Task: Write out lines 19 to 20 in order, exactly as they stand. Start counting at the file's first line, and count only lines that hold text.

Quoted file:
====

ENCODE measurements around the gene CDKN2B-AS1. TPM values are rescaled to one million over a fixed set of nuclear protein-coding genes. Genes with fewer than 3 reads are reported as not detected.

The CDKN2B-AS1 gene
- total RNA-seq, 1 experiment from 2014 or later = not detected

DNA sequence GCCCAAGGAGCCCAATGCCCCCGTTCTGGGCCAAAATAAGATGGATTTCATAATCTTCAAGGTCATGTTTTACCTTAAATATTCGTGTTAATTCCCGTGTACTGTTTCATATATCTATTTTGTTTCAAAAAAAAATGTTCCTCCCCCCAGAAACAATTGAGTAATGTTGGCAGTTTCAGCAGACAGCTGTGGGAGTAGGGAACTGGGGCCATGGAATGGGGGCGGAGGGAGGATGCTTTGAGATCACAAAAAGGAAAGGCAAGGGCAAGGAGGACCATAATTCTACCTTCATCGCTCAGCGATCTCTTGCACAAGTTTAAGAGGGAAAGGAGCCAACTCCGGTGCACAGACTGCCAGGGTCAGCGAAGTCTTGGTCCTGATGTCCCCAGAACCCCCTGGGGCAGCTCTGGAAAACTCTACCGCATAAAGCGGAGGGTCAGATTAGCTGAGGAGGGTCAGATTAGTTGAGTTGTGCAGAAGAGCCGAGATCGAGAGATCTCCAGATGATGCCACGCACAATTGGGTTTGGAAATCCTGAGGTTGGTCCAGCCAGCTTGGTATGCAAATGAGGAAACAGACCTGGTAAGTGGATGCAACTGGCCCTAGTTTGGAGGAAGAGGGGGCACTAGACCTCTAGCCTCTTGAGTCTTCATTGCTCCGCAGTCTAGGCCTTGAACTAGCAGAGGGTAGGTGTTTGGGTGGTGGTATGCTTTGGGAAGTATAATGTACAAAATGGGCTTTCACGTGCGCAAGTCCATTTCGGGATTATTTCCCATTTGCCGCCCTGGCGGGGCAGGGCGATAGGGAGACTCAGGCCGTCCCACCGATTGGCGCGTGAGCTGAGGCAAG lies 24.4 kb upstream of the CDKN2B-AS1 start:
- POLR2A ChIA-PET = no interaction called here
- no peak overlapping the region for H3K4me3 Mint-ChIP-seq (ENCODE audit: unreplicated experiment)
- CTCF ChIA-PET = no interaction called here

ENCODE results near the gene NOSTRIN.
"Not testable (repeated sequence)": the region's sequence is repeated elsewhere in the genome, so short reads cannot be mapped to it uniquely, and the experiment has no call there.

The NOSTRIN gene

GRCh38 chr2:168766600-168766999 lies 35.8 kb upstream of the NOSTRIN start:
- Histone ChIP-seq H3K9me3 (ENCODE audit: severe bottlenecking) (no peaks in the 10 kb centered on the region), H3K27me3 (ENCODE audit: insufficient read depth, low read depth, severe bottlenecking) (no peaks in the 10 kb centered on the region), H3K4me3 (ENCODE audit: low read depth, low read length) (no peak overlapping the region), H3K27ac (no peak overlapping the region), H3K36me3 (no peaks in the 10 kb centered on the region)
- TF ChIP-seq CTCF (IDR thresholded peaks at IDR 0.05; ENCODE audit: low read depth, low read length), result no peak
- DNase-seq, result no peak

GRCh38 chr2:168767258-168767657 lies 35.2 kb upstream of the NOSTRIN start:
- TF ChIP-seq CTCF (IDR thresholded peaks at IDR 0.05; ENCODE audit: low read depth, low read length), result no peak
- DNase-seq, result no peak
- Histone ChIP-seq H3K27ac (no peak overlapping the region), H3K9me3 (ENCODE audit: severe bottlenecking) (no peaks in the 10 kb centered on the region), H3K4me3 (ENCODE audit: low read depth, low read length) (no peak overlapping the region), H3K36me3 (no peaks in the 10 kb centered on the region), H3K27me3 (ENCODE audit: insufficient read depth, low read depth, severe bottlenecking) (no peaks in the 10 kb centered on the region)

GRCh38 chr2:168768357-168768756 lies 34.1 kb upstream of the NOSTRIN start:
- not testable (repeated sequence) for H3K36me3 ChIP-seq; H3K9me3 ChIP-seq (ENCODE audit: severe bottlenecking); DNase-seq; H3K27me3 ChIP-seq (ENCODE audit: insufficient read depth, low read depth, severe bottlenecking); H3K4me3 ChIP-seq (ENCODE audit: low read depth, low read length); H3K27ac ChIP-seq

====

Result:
GRCh38 chr2:168768357-168768756 lies 34.1 kb upstream of the NOSTRIN start:
- not testable (repeated sequence) for H3K36me3 ChIP-seq; H3K9me3 ChIP-seq (ENCODE audit: severe bottlenecking); DNase-seq; H3K27me3 ChIP-seq (ENCODE audit: insufficient read depth, low read depth, severe bottlenecking); H3K4me3 ChIP-seq (ENCODE audit: low read depth, low read length); H3K27ac ChIP-seq